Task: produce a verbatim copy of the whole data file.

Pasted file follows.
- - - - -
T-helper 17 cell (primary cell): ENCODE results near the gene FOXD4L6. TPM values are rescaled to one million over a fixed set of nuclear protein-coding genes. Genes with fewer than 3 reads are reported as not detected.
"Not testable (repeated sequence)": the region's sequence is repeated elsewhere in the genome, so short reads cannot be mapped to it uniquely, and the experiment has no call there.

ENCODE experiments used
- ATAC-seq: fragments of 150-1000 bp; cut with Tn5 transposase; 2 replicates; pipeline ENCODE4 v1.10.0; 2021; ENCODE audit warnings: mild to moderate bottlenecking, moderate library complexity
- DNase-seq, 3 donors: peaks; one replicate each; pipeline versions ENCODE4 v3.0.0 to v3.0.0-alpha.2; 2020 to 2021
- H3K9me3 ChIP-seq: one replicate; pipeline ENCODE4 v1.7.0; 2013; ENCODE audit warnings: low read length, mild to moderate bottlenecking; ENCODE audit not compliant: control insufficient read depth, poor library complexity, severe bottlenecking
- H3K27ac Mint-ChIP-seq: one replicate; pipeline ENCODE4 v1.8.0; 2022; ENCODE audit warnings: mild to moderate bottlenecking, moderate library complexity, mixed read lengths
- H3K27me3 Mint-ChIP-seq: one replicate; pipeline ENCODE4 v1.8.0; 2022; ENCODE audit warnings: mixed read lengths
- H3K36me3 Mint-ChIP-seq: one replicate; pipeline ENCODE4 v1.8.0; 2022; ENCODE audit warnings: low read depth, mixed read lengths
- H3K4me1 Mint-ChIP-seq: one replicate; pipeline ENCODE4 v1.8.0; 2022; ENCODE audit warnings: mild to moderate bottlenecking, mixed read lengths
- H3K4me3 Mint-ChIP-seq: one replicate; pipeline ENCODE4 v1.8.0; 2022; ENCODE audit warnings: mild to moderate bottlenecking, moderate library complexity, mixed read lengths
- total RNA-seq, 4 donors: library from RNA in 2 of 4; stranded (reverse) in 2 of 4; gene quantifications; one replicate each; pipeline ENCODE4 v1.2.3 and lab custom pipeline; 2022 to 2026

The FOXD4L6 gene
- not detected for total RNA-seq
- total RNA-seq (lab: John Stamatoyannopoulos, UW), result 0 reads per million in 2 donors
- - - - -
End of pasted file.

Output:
T-helper 17 cell (primary cell): ENCODE results near the gene FOXD4L6. TPM values are rescaled to one million over a fixed set of nuclear protein-coding genes. Genes with fewer than 3 reads are reported as not detected.
"Not testable (repeated sequence)": the region's sequence is repeated elsewhere in the genome, so short reads cannot be mapped to it uniquely, and the experiment has no call there.

ENCODE experiments used
- ATAC-seq: fragments of 150-1000 bp; cut with Tn5 transposase; 2 replicates; pipeline ENCODE4 v1.10.0; 2021; ENCODE audit warnings: mild to moderate bottlenecking, moderate library complexity
- DNase-seq, 3 donors: peaks; one replicate each; pipeline versions ENCODE4 v3.0.0 to v3.0.0-alpha.2; 2020 to 2021
- H3K9me3 ChIP-seq: one replicate; pipeline ENCODE4 v1.7.0; 2013; ENCODE audit warnings: low read length, mild to moderate bottlenecking; ENCODE audit not compliant: control insufficient read depth, poor library complexity, severe bottlenecking
- H3K27ac Mint-ChIP-seq: one replicate; pipeline ENCODE4 v1.8.0; 2022; ENCODE audit warnings: mild to moderate bottlenecking, moderate library complexity, mixed read lengths
- H3K27me3 Mint-ChIP-seq: one replicate; pipeline ENCODE4 v1.8.0; 2022; ENCODE audit warnings: mixed read lengths
- H3K36me3 Mint-ChIP-seq: one replicate; pipeline ENCODE4 v1.8.0; 2022; ENCODE audit warnings: low read depth, mixed read lengths
- H3K4me1 Mint-ChIP-seq: one replicate; pipeline ENCODE4 v1.8.0; 2022; ENCODE audit warnings: mild to moderate bottlenecking, mixed read lengths
- H3K4me3 Mint-ChIP-seq: one replicate; pipeline ENCODE4 v1.8.0; 2022; ENCODE audit warnings: mild to moderate bottlenecking, moderate library complexity, mixed read lengths
- total RNA-seq, 4 donors: library from RNA in 2 of 4; stranded (reverse) in 2 of 4; gene quantifications; one replicate each; pipeline ENCODE4 v1.2.3 and lab custom pipeline; 2022 to 2026

The FOXD4L6 gene
- not detected for total RNA-seq
- total RNA-seq (lab: John Stamatoyannopoulos, UW), result 0 reads per million in 2 donors